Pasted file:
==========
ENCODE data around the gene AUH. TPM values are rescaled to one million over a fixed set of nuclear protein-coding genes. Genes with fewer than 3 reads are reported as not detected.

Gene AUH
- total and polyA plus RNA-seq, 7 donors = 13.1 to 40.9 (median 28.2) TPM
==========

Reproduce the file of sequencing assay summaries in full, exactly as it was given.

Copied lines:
ENCODE data around the gene AUH. TPM values are rescaled to one million over a fixed set of nuclear protein-coding genes. Genes with fewer than 3 reads are reported as not detected.

Gene AUH
- total and polyA plus RNA-seq, 7 donors = 13.1 to 40.9 (median 28.2) TPM